Just harvesting at this point, not trying to keep weeds down anymore. One plot, the one with the winter squash, got completely out of hand, but the other two have done well. Picking loads of green beans right now, along with beets, Swiss chard, carrots, dry beans, broccoli, and zinnias.
So you want to "upload" your files to the IPFS network to save them for all eternity. But how do you get your peers to download and keep them, so they don't just sit lonely on your single node? I talk about one possibility that probably isn't useful, but might be a good thought experiment toward more practical methods. The exchange of value in a peer-to-peer relationship -- or a web of such relationships -- isn't nearly as straightforward as the customer-merchant relationship we're used to, so it deserves some exploration.
Someday soon I'm going to start an episode review series on Farscape, the best TV show ever made. It starts out with a guy going into orbit to do nerdy science stuff, and 88 episodes later we're getting scenes like this one. It's a show made of puppets and leather and bodily fluids that turns into an exploration of the human mind and the nature of reality (and unreality). But now I'm getting into it, so I'll save the rest for the reviews. Just have to get the DVDs first.
Most applications on the Internet today function on a centralized, client-server model. I talk about why that's fragile and doesn't fit the original "route around failure" model of the Internet, and explain the peer-to-peer model that will replace it, using IPFS as one example that's in development.
The image with this video is a double rainbow we had last night after a surprise quick rain shower. My phone camera doesn't really do it justice.
Now that the drought is over, everything's growing like crazy, including the weeds. I hope this will serve as a "before picture," so my next video can show the garden with most or all of these weeds removed. Currently harvesting snap beans, Swiss chard, potatoes, squash, cucumbers, kale (have to figure out how to use it), mustard, and broccoli within the week.
I go through the 6502 assembly language instruction set, explaining them and giving examples of most of them using the Commodore 128 monitor.
This video is part of my series on 6502 assembly language programming. Assembly language requires an understanding of binary and how to set, clear, and check individual bits in values.
Still watering quite a bit, though there was one small rain a week ago. Harvesting snap beans, Swiss chard, and a few potatoes. There will be scalloped summer squash and cucumbers along very soon. Got most of the late garden planted, with turnips, radishes, beets, carrots, and a few other things.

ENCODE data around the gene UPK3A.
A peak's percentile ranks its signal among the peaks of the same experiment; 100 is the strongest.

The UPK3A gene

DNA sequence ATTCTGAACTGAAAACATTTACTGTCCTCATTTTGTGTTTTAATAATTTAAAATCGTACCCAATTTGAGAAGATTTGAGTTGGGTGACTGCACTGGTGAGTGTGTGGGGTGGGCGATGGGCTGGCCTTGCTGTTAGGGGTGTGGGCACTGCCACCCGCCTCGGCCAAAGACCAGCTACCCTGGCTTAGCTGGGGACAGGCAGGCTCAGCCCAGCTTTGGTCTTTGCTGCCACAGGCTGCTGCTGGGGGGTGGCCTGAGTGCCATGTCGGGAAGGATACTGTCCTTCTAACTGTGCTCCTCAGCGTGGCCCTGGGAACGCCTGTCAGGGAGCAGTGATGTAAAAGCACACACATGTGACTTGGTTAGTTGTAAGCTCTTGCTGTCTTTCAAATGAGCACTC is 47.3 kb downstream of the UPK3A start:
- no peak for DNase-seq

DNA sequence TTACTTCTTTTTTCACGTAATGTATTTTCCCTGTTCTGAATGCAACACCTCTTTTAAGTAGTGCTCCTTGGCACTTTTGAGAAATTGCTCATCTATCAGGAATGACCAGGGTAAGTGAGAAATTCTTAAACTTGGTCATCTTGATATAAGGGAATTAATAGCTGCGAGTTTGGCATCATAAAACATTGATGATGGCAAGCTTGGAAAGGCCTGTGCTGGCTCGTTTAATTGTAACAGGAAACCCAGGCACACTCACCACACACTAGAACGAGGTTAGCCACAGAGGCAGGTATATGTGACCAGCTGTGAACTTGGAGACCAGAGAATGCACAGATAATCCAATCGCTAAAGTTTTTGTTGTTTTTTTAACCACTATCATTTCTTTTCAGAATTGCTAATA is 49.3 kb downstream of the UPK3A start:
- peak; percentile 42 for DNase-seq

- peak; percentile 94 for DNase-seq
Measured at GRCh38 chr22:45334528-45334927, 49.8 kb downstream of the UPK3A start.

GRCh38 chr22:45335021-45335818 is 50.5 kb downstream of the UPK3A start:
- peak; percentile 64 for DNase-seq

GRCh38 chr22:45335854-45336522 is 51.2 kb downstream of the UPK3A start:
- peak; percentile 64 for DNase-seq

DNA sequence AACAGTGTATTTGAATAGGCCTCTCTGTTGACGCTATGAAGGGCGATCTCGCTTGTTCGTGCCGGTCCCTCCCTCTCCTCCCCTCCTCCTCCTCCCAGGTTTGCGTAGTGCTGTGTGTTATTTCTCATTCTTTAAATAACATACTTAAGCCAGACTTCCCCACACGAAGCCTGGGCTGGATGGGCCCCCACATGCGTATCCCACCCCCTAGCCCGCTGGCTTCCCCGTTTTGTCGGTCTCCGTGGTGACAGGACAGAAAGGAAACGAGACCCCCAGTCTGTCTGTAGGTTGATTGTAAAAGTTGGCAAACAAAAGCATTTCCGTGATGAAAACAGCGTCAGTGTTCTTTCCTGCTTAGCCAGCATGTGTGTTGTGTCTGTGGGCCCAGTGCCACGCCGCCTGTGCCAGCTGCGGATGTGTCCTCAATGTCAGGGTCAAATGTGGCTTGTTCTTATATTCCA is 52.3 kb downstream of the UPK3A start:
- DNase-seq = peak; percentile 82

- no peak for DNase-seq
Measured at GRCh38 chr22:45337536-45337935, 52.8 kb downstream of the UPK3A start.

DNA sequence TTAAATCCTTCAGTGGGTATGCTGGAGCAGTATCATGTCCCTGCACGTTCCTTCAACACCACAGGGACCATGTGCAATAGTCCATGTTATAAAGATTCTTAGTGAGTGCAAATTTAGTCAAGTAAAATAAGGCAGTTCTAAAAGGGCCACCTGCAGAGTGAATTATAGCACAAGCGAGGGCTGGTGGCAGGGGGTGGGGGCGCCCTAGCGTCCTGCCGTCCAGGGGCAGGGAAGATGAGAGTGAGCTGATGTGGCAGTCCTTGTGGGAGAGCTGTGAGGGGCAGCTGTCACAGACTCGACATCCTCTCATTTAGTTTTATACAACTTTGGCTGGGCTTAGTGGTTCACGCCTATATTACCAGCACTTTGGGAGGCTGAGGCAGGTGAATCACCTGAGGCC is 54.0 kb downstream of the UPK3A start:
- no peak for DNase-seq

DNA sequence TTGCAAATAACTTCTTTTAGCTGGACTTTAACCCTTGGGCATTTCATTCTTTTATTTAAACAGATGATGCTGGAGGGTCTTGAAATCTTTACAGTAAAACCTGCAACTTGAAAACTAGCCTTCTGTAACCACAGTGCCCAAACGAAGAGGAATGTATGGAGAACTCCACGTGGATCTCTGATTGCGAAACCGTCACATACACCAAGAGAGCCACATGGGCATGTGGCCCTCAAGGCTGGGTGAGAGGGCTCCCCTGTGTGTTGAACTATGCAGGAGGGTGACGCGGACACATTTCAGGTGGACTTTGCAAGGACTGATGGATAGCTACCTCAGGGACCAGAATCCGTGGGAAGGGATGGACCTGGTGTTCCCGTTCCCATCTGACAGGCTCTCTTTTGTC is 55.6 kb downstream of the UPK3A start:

The fourth and final video in the series. I add the ability to ask for a number of games on the command line, do some final cleanup of the code and testing, and push it all to my gitlab repository at https://gitlab.com/aaron-baugher/tttbot .
I intend to do more programming videos, so if you have suggestions or questions, please leave comments below. I may try some live streaming so it would be possible to interact in more of a classroom manner, if these generate any interest in that.
We got a half-inch or so of rain last week, but still need more. Things were curling up again within a few days. Currently harvesting sweet corn and Swiss chard, hoping the snap beans kick in soon. So far, thanks to the heat, there's nothing that will win any ribbons at the fair, but it's still a couple weeks away.
I tried something different with this one, taking photos and doing a slideshow with voiceover, instead of live video. My cheap phone doesn't handle high sun very well, and that's all there's been lately. It takes better photos, so I thought this would be worth a try.
The one where I discover there's more strategy to taking a turn in tic-tac-toe than I realized. Got the logic worked out so the players are smart enough to tie every game. Part 4 will involve testing, adding some convenience features, and tightening up the code.
In this part, I write most of the logic of the program, getting it to where it can play and report on a single game, using very stupid AI to choose moves when there isn't a winning or blocking move available. There will be at least one more part coming, making the AI (a little) smarter, cleaning up the code, and testing and debugging.
In this first video of a series, I describe my development setup and go through starting a new C programming project, creating the first basic files, starting a git repository, pushing the repository to GitLab, creating a basic Makefile, and using Magit within Emacs for version control. Actual coding will come in part 2.
Also a minor rooster update. Most of the weeds are gone from the garden now; and the one benefit of hot, dry weather is that new weeds have trouble getting started. I've been picking some peas, and should have some green, yellow, and purple snap beans in a week or so. Really hoping for rain in the next few days; we've had too many days where a forecast of "mostly cloudy and a 40% chance of storms" turned into blue skies and 90+ degrees. I lost some transplants because I was expecting cloud cover and they got baked instead, but that's the way it goes sometimes.
Sorry about the video quality on these. It seems like lately I've either got too much light or too little, or a lot of wind noise. A cheap phone isn't really a professional video camera, I'm afraid.
Anyway, the garden is coming along, and I'm almost caught up on the weeds. Been eating a lot of asparagus and lettuce, and should be picking peas soon.
Created 1 year, 1 month ago.
Videos from my garden and related topics, showing the progress throughout the year.